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Source link: http://archive.mises.org/10955/the-austrians-versus-the-mainstream-potter-and-his-wheel/

The Austrians versus the Mainstream Potter and His Wheel

November 2, 2009 by

Capital is not some mass that can be modified free form.If an entrepreneur wants to change the current structure of capital, he will wield dynamite and dozer, not water and wheel. FULL ARTICLE by Jim Fedako


Sean November 2, 2009 at 9:02 am

So well written, and in addition casts the Austrian ‘capital’ picture into sharper relief for me. A pleasure to read. Have promtply favorited Mr. Fedako’s daily articles archive page.

Ryan November 2, 2009 at 11:09 am

I think the idea of capital as clay can be criticized more clearly by noting that the shaped clay is only useful once it is baked into pottery. Then once it is baked, it cannot be easily reshaped so that more clay is needed for additional or alternate capital formations. Thus, the proper analogy may be to relate clay to savings and baked pottery to capital.

craig Howard November 2, 2009 at 6:45 pm

Very, very well written. Articles such as this are a great help for those of us non-economists who are struggling to understand more completely the theory of capital. I am fascinated by the theory, but real-world examples such as the rusting steel mills help to close a lot of synapses.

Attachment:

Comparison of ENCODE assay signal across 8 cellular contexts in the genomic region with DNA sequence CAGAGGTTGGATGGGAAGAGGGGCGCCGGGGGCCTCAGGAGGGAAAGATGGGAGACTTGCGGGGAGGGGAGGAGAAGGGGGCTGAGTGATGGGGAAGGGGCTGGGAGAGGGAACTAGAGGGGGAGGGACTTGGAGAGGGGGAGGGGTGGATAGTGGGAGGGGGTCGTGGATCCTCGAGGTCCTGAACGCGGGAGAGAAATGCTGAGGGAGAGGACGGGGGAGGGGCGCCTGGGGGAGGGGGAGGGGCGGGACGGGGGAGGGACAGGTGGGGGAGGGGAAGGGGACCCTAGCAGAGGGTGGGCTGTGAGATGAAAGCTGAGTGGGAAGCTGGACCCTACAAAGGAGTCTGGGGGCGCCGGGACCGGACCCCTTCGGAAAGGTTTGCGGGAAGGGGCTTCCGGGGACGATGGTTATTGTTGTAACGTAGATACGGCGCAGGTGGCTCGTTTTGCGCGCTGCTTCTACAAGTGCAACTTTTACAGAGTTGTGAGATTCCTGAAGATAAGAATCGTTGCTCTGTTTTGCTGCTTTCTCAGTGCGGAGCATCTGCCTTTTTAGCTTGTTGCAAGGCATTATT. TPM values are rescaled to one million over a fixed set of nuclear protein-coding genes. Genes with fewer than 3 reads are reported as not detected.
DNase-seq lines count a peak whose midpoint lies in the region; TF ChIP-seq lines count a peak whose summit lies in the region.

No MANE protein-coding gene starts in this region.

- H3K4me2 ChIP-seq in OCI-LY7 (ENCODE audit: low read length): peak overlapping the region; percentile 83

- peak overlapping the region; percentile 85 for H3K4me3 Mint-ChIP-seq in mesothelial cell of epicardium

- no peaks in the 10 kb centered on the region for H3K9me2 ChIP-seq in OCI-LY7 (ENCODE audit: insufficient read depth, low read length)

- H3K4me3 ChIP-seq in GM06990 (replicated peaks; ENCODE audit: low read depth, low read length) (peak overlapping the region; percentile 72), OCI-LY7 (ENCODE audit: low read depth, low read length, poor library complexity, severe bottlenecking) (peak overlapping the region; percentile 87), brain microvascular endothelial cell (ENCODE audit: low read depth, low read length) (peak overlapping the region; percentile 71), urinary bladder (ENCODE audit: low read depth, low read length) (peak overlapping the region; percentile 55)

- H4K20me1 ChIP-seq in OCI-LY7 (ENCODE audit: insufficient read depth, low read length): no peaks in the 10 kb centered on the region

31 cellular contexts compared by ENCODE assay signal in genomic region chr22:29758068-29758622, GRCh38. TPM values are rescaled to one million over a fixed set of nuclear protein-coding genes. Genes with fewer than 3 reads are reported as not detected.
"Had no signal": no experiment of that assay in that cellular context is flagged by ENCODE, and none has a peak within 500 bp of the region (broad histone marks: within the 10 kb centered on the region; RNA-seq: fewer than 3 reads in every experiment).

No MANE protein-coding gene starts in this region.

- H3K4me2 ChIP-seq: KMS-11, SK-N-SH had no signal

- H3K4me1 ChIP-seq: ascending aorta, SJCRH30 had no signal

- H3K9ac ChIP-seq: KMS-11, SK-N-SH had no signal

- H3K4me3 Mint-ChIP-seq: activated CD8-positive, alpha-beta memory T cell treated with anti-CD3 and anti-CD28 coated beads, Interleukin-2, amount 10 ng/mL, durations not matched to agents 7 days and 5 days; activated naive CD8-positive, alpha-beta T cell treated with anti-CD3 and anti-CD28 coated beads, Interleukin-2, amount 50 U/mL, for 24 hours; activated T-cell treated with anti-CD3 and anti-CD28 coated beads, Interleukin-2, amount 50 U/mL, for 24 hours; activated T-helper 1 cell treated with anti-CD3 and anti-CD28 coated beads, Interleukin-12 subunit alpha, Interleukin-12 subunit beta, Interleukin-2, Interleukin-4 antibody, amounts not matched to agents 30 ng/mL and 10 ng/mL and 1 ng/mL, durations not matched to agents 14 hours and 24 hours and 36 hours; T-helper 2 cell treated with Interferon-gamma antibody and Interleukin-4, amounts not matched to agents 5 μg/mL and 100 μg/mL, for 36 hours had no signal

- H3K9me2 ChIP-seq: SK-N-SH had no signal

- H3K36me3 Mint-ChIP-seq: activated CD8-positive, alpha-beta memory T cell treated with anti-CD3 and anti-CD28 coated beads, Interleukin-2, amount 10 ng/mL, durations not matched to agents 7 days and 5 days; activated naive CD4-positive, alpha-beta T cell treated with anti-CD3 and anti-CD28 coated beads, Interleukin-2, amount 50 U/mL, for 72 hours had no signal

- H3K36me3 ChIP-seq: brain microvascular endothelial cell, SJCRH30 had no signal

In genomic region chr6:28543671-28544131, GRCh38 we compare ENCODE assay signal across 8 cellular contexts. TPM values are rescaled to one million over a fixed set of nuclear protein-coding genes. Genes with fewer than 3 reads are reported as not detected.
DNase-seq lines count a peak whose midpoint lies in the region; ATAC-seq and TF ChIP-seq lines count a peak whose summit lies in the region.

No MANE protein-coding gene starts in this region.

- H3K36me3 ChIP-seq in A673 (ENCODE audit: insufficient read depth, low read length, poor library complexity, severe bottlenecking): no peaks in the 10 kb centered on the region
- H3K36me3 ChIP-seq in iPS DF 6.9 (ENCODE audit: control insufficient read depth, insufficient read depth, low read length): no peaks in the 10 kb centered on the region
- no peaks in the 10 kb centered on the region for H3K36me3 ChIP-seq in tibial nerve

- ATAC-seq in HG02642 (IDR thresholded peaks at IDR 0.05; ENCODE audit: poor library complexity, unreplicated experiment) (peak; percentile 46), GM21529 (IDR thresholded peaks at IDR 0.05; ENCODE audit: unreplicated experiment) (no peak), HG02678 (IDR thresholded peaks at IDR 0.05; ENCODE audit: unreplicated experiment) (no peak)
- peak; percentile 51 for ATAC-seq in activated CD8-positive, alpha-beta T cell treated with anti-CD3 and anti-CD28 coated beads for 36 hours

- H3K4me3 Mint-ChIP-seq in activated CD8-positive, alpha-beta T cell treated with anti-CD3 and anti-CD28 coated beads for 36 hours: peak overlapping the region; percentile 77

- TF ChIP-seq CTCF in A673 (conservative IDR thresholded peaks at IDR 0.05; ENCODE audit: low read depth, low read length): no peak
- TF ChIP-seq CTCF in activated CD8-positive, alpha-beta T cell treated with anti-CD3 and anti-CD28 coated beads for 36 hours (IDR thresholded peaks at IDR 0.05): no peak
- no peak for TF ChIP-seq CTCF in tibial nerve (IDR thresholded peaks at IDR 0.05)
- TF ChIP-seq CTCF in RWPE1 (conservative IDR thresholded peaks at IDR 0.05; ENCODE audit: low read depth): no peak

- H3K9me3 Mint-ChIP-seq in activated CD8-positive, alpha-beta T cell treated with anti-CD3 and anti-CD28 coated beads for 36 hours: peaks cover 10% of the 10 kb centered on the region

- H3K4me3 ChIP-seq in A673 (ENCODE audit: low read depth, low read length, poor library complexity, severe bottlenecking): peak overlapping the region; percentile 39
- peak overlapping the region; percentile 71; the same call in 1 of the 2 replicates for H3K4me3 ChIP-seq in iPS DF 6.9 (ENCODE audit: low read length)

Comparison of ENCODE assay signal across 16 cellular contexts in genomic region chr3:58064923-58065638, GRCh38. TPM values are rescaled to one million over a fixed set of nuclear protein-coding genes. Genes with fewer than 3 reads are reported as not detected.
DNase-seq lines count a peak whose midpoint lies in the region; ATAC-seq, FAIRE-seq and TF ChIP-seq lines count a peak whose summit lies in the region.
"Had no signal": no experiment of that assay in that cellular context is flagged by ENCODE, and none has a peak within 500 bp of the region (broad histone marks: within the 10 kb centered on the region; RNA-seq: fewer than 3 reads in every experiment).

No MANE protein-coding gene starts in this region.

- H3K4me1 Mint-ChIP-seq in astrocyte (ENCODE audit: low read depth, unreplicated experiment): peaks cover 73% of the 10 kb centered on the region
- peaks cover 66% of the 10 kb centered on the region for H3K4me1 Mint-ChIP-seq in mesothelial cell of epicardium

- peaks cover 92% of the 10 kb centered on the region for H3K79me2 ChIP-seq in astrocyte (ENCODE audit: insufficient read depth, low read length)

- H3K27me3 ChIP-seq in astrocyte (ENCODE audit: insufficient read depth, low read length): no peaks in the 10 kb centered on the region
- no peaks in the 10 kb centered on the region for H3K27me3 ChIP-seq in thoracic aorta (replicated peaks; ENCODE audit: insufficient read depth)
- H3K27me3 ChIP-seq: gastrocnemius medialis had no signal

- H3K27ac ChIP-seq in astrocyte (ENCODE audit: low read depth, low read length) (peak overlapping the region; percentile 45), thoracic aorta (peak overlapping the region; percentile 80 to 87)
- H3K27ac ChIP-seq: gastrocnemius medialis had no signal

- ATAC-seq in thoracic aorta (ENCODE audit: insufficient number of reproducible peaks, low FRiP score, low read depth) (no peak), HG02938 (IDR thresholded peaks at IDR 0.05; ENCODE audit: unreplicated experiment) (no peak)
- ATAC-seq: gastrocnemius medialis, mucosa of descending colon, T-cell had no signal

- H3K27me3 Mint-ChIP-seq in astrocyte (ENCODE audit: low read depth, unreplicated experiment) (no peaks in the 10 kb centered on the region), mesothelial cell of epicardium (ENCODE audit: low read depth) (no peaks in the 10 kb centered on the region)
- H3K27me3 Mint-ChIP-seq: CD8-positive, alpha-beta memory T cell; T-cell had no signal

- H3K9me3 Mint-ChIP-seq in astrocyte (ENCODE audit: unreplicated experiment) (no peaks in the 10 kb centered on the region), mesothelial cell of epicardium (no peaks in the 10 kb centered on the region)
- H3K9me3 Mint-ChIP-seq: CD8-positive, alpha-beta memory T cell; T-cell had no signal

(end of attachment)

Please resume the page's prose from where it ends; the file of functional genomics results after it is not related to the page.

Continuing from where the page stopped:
Autolykos November 3, 2009 at 12:12 pm

It seems to me that the mainstream view of capital is driven by financial instruments, including money.

Being (relatively) liquid, financial capital is more likely to have willing buyers and sellers. However, an increased likelihood does not translate into certainty. Therein lies the problem with mainstream economics. It seems to view all forms of capital as always being liquidatable — it’s just a matter of the price. Under that assumption, capital can be treated as essentially homogeneous.

Mainstream economics breaks down under what we in the software business call “boundary conditions”. A major boundary condition here is when there isn’t a willing buyer or seller. Since mainstream economics seems to assume that there will always be a willing buyer and seller for everything (at a certain price), it literally cannot handle this situation, especially when it becomes widespread.

Austrian economics is hence more “robust” than mainstream economics because it overcomes this boundary condition. It recognizes that capital is inherently heterogeneous, not only with respect to physical characteristics but also with respect to time. This recognition directly stems from the recognition that values are subjective — i.e. they can differ both among individuals and within the same individual over time.

In the end, it’s a question of being grounded in physical reality versus floating in the clouds of abstraction. Mainstream economists, with their emphasis on (abstract) financial instruments, tend to put the cart before the horse. Austrian economists, emphasizing the ground rules of human action, do not.

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